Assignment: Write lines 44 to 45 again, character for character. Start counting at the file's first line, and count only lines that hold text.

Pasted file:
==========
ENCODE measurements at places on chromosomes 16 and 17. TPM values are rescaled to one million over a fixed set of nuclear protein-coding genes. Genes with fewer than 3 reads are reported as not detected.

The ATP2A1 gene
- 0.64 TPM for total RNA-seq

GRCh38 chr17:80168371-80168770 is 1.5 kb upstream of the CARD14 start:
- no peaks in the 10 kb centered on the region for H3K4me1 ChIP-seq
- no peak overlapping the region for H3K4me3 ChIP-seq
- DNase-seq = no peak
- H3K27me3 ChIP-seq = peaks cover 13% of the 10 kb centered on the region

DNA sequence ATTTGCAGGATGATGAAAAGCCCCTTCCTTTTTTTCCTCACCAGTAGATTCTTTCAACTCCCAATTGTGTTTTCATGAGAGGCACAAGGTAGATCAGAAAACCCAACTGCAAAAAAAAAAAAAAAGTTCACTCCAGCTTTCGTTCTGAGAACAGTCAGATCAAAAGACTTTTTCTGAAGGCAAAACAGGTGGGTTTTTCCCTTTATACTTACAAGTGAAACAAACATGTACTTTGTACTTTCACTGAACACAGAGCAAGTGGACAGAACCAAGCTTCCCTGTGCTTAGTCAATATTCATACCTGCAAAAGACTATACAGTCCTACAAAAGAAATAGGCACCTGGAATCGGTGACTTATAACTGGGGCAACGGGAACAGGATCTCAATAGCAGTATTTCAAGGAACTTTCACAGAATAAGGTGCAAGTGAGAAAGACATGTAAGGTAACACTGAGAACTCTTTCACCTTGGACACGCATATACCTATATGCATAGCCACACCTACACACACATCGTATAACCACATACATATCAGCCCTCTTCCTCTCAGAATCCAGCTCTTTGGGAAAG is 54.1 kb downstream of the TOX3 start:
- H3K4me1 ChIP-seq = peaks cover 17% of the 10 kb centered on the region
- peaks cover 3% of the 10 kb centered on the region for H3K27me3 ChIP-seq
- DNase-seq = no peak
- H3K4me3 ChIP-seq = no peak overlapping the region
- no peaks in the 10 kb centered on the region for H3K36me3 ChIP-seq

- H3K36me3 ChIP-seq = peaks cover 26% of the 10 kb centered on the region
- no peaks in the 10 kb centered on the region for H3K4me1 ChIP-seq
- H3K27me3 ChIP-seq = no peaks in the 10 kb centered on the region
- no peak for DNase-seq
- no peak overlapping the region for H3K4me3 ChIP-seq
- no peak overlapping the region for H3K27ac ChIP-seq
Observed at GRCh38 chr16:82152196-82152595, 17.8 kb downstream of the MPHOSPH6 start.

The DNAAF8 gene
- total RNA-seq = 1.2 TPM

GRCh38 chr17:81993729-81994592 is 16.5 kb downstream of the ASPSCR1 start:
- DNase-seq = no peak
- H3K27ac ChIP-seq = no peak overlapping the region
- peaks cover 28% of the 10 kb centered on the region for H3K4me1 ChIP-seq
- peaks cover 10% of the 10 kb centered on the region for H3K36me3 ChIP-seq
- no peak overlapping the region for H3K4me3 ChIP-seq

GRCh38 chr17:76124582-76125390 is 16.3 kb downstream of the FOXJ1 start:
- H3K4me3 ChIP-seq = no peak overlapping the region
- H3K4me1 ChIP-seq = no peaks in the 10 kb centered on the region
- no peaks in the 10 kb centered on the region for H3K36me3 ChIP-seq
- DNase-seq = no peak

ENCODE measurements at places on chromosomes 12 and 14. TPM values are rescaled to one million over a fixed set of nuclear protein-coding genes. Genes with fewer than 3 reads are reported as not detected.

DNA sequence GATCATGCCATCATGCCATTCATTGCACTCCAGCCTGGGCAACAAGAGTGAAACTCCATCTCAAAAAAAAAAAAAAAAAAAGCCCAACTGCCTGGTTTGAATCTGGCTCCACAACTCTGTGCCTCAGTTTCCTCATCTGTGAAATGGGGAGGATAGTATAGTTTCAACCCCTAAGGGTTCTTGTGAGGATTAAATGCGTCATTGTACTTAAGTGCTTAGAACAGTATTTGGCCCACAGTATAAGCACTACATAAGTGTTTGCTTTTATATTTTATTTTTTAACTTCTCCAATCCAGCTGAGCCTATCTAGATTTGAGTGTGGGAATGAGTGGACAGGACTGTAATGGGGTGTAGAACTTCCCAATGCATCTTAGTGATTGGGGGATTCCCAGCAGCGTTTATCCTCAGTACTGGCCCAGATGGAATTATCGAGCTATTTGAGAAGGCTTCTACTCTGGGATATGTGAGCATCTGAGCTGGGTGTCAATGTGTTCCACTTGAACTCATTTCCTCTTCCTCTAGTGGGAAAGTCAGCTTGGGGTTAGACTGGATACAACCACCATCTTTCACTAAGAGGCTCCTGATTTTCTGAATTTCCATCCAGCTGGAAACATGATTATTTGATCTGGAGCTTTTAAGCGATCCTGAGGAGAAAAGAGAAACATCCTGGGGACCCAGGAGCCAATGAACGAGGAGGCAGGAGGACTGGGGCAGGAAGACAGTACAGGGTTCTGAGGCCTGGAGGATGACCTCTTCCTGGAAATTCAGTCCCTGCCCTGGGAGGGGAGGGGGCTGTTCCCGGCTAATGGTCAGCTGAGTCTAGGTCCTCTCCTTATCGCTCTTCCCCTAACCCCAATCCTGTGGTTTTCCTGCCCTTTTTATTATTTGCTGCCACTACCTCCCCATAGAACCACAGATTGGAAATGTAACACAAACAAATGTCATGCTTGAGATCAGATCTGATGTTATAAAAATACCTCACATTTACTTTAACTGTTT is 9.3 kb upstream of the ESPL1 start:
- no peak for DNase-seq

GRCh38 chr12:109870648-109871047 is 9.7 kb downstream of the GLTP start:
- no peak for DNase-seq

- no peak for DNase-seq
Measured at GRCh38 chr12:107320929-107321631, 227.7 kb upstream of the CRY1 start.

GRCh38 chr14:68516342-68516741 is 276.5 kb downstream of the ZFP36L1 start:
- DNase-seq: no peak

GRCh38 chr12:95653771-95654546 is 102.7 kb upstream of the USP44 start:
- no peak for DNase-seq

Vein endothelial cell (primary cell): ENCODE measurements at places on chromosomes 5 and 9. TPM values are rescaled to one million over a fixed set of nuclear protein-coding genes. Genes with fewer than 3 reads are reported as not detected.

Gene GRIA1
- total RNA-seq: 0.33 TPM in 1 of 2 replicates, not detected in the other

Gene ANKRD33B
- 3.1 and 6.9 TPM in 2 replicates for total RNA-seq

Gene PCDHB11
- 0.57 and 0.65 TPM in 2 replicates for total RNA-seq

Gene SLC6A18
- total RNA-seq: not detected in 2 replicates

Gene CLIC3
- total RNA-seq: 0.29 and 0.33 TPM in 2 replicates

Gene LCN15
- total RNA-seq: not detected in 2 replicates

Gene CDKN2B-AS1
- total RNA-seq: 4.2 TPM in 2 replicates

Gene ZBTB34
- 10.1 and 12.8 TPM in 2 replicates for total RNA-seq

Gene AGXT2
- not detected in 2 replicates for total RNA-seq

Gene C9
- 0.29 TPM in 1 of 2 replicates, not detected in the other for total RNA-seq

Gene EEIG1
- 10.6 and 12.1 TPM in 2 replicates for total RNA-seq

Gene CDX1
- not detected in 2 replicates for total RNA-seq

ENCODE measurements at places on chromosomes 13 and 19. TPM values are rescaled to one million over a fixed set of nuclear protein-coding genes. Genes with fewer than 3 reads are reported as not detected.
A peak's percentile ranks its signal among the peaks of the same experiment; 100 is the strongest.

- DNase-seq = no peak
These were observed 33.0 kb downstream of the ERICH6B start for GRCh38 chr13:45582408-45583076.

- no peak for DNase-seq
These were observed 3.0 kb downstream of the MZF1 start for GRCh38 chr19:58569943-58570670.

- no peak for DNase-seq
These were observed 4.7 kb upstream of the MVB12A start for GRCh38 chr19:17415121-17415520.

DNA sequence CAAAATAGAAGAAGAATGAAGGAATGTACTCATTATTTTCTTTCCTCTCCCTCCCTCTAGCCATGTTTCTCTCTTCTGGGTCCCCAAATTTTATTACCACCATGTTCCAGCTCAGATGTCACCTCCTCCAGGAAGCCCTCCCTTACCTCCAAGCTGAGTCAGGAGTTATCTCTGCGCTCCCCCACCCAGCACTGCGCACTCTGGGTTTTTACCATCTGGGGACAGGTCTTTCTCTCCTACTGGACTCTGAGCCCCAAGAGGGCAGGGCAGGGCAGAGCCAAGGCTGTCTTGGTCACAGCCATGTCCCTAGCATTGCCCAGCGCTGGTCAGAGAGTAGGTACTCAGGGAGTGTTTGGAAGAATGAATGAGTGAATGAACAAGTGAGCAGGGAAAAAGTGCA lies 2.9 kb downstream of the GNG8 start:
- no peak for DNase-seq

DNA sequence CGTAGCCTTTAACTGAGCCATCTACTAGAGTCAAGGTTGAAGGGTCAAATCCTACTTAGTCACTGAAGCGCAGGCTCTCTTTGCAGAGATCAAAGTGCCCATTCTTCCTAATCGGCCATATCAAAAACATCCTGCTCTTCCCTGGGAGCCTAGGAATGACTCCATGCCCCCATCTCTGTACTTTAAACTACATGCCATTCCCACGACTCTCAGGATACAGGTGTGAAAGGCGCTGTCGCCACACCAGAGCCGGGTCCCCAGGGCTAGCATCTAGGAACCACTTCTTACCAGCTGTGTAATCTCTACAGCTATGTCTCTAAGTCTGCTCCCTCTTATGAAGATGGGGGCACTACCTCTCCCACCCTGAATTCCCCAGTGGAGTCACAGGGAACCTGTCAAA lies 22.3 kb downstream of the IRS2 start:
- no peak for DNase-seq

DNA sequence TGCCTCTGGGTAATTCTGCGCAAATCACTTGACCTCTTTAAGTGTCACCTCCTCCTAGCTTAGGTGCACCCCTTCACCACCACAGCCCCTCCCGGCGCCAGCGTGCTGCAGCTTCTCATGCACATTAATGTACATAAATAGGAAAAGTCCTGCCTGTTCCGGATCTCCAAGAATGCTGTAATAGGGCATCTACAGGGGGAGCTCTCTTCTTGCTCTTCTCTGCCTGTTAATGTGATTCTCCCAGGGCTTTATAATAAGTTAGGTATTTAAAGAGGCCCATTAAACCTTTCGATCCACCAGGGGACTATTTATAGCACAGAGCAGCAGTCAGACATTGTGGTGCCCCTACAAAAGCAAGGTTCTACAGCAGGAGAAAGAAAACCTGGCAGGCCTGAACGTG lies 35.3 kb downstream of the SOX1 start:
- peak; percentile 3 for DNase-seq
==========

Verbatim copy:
GRCh38 chr12:95653771-95654546 is 102.7 kb upstream of the USP44 start:
- no peak for DNase-seq